The people of a democratic New York come to Peter Parker’s rescue in Sam Raimi’s Spider-Man 2, a scene that has no parallel in the (arguably) aristocratic Gotham City of Christopher Nolan’s The Dark Knight Rises or either of his first two Batman movies.
This is a direct follow-up to my Fourth Bat-Thought, which, by the way, has been bat-updated.
With this post at Crooked Timber, Henry Farrell has me half-convinced that there is a political idea at work in The Dark Knight Rises. It’s not a conservative idea or a liberal idea, he argues. It’s an aristocratic one. Farrell’s noticed something about Christopher Nolan’s Batman movies that I missed. The regular citizens of Gotham City don’t seem to matter, not to Batman, not to any of the other characters, not even to themselves. They’re just part of crowds watching various elites, economic, political, and criminal, fight it out for the power to run their city. This makes Nolan’s Batman movies very different from the Christopher Reeve Superman movies and Sam Raimi’s and Tobey Maguire’s Spider-Man films and from The Avengers.
In those movies, Superman, Spidey, and the Avengers are the protectors of the people of Metropolis and New York City not of the political, corporate, or economic entities called Metropolis and New York. And all along the way individual citizens pop up as characters in themselves. In Raimi’s Spider-Movies they don’t just show up to comment or be rescued. They take part in the battles Spidey fights on their behalf. They even come to Spider-Man’s rescue. (This happens in The Amazing Spider-Man,too, but the scene with the cranes swinging into place is not as moving or as emphatic as the scenes on the bridge in the first Spider-Man and on the train in Spider-Man 2. And it is literally mechanical.) The only regular citizen of Gotham I can recall in Batman Begins who makes himself felt as a character---I don’t remember any from The Dark Knight---is the homeless guy Bruce gives his overcoat to before he sets off to wander the world in search of his destiny. And that’s not symbolic of Bruce becoming one with the people in any ennobling and democratic sense. It’s him literally giving up his identity. To be one with the people is to be anonymous.
As a contrast, think about Bruce Campbell’s cameos in the three Spider-Man movies or the guy in the elevator in Spider-Man 2. These are characters who exist apart from their relationship to the hero, who have personal lives outside the plot. And they are representative of the people of New York City.
In The Dark Knight Rises the people are represented by John Blake, who is a cop, which makes him the People’s Tribune and so not really one of them and not a democratic character.
In the Spider-Man movies, the ones starring Maguire and (particularly) the new one with Andrew Garfield, the cops are clearly not representative of the people, at least not in their relationship to Spider-Man.
So I can see Farrell’s point. Nolan does tend to present the people of Gotham as a crowd to be controlled and, implicitly, a mob in the making if they aren’t controlled. But like I said, I’m only half-convinced that The Dark Knight Rises is meant to convey any explicitly political message. Nolan’s neglect of the common folk may tell us something about his personal politics or prejudices. But it seems to me more a result of his artistic ambitions.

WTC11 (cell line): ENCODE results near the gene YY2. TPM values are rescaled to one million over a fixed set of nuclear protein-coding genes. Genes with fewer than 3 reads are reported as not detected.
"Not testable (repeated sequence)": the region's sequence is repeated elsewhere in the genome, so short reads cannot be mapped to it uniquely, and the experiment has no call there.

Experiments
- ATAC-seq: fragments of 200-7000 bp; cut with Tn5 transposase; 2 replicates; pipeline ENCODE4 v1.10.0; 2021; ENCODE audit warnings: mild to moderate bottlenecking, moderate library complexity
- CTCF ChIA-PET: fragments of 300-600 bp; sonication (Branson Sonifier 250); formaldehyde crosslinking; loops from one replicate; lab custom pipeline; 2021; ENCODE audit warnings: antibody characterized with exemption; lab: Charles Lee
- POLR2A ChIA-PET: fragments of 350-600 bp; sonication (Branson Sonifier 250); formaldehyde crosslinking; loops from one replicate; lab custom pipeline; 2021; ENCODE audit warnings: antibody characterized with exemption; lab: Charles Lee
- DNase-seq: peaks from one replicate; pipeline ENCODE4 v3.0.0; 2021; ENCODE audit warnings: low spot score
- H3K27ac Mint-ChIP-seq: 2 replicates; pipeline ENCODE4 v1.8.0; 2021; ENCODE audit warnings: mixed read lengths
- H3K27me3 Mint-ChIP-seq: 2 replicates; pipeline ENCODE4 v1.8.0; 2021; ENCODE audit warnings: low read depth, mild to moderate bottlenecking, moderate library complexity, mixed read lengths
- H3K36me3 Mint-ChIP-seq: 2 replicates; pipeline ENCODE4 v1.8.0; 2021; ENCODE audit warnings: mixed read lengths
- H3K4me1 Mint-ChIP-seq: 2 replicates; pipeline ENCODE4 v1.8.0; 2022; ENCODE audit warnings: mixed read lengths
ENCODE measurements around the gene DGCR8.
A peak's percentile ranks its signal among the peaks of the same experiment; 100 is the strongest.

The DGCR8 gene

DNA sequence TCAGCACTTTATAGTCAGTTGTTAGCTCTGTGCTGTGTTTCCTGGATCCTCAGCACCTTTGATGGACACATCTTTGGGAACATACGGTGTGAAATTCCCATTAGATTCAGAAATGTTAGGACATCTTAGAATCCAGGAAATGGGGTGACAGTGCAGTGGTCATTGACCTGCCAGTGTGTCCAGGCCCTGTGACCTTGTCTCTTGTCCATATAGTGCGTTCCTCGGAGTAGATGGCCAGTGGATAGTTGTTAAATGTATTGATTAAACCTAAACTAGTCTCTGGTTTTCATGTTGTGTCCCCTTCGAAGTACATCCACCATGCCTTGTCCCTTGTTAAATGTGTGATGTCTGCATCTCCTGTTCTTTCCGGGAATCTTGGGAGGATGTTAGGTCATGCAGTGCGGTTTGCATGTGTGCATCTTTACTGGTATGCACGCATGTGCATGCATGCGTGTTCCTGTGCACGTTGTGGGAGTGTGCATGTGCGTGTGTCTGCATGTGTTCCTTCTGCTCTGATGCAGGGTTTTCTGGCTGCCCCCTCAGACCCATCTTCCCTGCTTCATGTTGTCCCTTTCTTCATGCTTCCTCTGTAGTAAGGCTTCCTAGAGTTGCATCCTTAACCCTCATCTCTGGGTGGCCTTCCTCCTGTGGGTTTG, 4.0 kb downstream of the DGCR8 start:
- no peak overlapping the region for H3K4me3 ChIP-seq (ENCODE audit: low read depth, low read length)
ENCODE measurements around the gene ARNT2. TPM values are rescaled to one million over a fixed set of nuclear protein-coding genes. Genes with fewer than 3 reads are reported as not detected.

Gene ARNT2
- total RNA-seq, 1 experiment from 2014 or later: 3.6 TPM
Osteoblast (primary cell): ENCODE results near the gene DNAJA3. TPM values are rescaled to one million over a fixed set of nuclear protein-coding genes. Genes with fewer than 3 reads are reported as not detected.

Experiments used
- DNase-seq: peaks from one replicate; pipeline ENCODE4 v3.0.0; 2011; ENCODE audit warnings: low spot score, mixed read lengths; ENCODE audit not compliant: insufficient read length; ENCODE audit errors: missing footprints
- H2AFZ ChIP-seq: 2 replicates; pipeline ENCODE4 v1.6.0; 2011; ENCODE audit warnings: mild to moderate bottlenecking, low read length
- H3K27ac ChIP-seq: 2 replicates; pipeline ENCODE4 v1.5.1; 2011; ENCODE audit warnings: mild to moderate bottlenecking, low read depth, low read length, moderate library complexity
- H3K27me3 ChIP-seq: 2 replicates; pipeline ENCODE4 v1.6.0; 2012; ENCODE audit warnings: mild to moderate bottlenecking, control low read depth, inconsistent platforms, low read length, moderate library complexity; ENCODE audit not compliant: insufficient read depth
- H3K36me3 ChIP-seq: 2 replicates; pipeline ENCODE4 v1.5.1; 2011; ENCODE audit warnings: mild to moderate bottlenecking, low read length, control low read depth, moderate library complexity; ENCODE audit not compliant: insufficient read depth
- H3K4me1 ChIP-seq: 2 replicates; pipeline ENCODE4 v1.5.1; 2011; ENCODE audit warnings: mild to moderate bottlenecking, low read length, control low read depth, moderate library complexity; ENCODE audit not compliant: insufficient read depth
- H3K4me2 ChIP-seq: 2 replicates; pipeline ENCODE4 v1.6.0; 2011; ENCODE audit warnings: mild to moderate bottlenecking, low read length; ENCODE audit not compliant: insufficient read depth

Nolan makes movies in order to design and play elaborate games. His characters are pieces in those games. I don’t think he’s uninterested in his characters as characters. They’re not like Professor Plum and Miss Scarlett (except when they are), stereotypes on which the audience, playing along at home, can project whatever personalities we want. But I think Nolan’s way of exploring character is to put people into his game and move them around as if they were the top hat or the race car and see how they react. There just isn’t room on the game board or enough playing time (or money in the budget) for anything or anybody that isn’t part of the game except as background or obstacle.
Think of Inception. Nobody’s dreams include any random characters showing up to no plot-related purpose. Leonardo DiCaprio’s character always dreams of his wife and children, never of his tenth grade geometry teacher or kids from a McDonald’s commercial. Of course, all the dreams are being manipulated, but that’s the point. It’s the movie slyly commenting on itself. Nolan’s movies are like his characters’ manipulated dreams.
Politics of one kind or another, Nolan’s own or whatever the audience chooses to read into it, may seep into The Dark Knight Rises but if so, they are rather incoherently addressed. In fact, they are incompetently expressed.
And I just don’t think of Christopher Nolan as an incompetent filmmaker.
Editor’s note to readers who aren’t fanboys or fangirls: Under pressure from us, the author has promised to start writing about subjects other than superheroes again soon.